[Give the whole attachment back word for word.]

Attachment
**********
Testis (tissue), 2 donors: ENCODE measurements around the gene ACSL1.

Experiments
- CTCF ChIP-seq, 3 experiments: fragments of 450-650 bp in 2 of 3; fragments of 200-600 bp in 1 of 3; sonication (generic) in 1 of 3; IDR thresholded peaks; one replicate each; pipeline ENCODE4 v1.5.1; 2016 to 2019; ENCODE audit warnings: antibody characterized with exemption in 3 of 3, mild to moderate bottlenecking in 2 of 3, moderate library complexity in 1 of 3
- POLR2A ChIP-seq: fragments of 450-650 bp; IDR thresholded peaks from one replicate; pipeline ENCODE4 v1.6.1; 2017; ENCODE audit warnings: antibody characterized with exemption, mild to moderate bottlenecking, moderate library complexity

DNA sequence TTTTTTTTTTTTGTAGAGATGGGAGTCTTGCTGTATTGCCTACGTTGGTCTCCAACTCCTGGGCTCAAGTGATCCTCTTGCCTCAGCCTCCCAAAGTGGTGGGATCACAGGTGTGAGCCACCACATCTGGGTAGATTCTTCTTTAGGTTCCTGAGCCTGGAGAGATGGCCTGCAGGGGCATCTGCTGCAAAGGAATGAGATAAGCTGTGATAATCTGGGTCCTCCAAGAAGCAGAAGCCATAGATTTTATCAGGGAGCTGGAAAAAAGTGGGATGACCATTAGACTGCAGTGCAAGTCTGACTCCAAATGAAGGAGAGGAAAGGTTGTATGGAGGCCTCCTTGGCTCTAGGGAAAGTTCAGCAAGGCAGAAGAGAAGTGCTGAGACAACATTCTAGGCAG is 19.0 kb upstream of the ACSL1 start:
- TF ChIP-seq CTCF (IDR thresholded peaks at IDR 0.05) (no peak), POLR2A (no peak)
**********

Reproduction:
Testis (tissue), 2 donors: ENCODE measurements around the gene ACSL1.

Experiments
- CTCF ChIP-seq, 3 experiments: fragments of 450-650 bp in 2 of 3; fragments of 200-600 bp in 1 of 3; sonication (generic) in 1 of 3; IDR thresholded peaks; one replicate each; pipeline ENCODE4 v1.5.1; 2016 to 2019; ENCODE audit warnings: antibody characterized with exemption in 3 of 3, mild to moderate bottlenecking in 2 of 3, moderate library complexity in 1 of 3
- POLR2A ChIP-seq: fragments of 450-650 bp; IDR thresholded peaks from one replicate; pipeline ENCODE4 v1.6.1; 2017; ENCODE audit warnings: antibody characterized with exemption, mild to moderate bottlenecking, moderate library complexity

DNA sequence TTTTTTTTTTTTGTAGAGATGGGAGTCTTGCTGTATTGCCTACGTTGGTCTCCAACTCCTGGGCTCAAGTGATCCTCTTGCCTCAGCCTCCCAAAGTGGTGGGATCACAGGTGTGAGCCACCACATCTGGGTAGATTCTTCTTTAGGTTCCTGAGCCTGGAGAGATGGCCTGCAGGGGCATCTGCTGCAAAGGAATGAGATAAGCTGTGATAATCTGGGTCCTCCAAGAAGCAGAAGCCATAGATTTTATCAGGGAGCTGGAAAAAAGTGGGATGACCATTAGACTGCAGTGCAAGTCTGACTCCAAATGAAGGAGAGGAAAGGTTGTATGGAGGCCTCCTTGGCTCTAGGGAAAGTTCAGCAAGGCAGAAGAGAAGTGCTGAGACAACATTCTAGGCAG is 19.0 kb upstream of the ACSL1 start:
- TF ChIP-seq CTCF (IDR thresholded peaks at IDR 0.05) (no peak), POLR2A (no peak)